Money Moral Dilemma: Should I help out my ex?

edited 28 September 2010 at 7:59PM in Money Saving Polls
75 replies 21.6K views
Former_MSE_LeeFormer_MSE_Lee Former MSE
343 Posts
edited 28 September 2010 at 7:59PM in Money Saving Polls
Please give this MoneySaver the benefit of your advice...
Should I help out my ex?

Last year I was made redundant and my boyfriend (who lived with me) gave me money to pay the mortgage (it's my house) and bills. Earlier this year he left me and bought a house. I was/am devastated about the break up and am stuggling with the guilt over the money he gave me. His house has a pretty grim bathroom and kitchen, and he doesn't have the money to replace them. We have remained friends and I feel I should be paying him back for the money he gave me. He has told me not to worry, but I think by working extra hours I could afford to take out a loan so to give him money for work on his house, but I'm worried about stretching myself too far. Is it a good idea?
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  • emideeemidee Forumite
    71 Posts
    Part of the Furniture Combo Breaker
    Forumite
    No - don't do it! He left you, his current situation is his doing.

    Apart from that he didn't need to buy a house with a 'grim' bathroom & kitchen, I'm sure there were plenty of other houses with nice kitchens & bathrooms available!

    Don't make yourself struggle for somebody who's rejected you already. The past is the past, leave it there.
  • 1. Don't take out a loan even if you do decide to pay him. (see 4)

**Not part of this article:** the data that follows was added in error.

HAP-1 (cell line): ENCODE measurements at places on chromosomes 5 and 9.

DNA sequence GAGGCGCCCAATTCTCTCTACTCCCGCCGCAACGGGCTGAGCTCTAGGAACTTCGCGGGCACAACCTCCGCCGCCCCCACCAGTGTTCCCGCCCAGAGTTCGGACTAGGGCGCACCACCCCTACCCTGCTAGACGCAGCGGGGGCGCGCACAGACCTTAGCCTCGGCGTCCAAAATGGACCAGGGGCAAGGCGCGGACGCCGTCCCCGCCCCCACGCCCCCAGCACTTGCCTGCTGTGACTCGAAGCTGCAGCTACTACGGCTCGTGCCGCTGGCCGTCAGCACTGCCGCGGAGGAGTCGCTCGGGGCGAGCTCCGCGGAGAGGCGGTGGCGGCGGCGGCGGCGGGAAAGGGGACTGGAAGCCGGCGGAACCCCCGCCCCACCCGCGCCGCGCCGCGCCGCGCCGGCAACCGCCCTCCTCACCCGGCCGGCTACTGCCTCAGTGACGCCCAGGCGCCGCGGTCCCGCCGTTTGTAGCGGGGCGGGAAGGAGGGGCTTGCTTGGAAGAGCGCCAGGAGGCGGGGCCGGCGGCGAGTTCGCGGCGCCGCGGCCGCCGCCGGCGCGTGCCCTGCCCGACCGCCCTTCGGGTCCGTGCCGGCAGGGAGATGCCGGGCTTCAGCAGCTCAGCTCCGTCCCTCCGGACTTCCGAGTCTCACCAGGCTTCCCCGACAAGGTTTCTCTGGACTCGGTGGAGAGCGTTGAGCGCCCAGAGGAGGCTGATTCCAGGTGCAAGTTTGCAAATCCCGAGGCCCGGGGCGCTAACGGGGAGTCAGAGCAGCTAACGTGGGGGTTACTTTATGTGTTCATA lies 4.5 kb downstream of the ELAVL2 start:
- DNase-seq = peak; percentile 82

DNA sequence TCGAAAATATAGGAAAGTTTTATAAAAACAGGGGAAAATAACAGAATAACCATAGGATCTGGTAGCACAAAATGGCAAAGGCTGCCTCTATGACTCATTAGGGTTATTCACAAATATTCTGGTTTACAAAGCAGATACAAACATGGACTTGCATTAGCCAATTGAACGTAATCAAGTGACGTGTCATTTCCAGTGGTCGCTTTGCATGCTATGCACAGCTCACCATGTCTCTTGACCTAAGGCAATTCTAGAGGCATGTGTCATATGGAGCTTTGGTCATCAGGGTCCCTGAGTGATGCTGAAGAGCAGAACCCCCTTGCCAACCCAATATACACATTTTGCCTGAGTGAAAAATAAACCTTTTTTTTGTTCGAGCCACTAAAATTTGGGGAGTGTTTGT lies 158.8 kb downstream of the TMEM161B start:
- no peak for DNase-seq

2. If he was living in your house it was only reasonable made a contribution to the mortgage & bills; so stop feeling guilty.

    3. He's bought a house with grim bits, but he'll do it up over time and the money he spends will be an investment not a cost (his investment, not yours). It was his choice and giving him money to sort it is like saying you don't approve of his choice. So don't.

    4. Start a savings account, put some money in it regularly. If you continue to feel guilty about the money he gave you then you'll be in a position to do something about it without getting yourself into debt.
  • No. Free your mind from the shackles of the past. I agree with the above poster, his situation is of his own doing - he chose this house. He has clearly moved on, and you should to which will be difficult if you are paying off a loan. It is great that you two have remained friends however, but you don't owe him anything.
    With love, POSR <3
  • No, it's not a good idea. He gave you money, so you don't have to return it. It's only fair that he paid when he was in your house anyway.
    Getting a loan when you are not sure you can afford it is a recipe for disaster.
    Fortuna caeca est - Fortune is Blind. It's certainly not looking in my direction! (how do you say that in Latin? :p )
  • DON'T get yourself into debt for someone else!

    Take the extra hours, then set up a standing order to him so he gets it back over a period of time, with a fixed end date. Basically, treat it like any other loan, because it's clearly weighing on your mind. Or do what another commenter suggested and save monthly, then decide what to do once you've saved as much as he gave you.
  • No, sweetie. If he needed your financial help I'm sure he'd be man enough to ask. Please don't get yourself in a pickle for him, you will end up suffering more as a result (and he seems to have made it clear that he doesn't want you to compromise yourself financially for him).

    There is plenty you can do - as a friend - to help him without getting yourself into a debt-trap. Listen to him when he's struggling and be a shoulder to cry on. Offer to help with painting and decorating if he gets his kitchen and bathroom sorted on a basic level. Make him a lasagne or a casserole and take it 'round, so he's got something nice, wholesome (and free to him!) to eat. Treat him with a home-made cake or a bag of biscuits.